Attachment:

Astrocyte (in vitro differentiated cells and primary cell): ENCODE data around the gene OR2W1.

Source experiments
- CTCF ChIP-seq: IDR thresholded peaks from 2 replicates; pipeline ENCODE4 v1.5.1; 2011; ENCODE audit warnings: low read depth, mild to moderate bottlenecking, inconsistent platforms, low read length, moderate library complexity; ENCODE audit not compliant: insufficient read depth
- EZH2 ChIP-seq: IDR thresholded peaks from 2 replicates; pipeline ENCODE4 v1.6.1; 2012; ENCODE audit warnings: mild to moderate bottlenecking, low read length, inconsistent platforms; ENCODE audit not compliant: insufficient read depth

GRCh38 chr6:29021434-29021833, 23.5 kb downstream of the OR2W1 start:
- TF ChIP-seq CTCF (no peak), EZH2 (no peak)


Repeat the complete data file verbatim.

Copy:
Astrocyte (in vitro differentiated cells and primary cell): ENCODE data around the gene OR2W1.

Source experiments
- CTCF ChIP-seq: IDR thresholded peaks from 2 replicates; pipeline ENCODE4 v1.5.1; 2011; ENCODE audit warnings: low read depth, mild to moderate bottlenecking, inconsistent platforms, low read length, moderate library complexity; ENCODE audit not compliant: insufficient read depth
- EZH2 ChIP-seq: IDR thresholded peaks from 2 replicates; pipeline ENCODE4 v1.6.1; 2012; ENCODE audit warnings: mild to moderate bottlenecking, low read length, inconsistent platforms; ENCODE audit not compliant: insufficient read depth

GRCh38 chr6:29021434-29021833, 23.5 kb downstream of the OR2W1 start:
- TF ChIP-seq CTCF (no peak), EZH2 (no peak)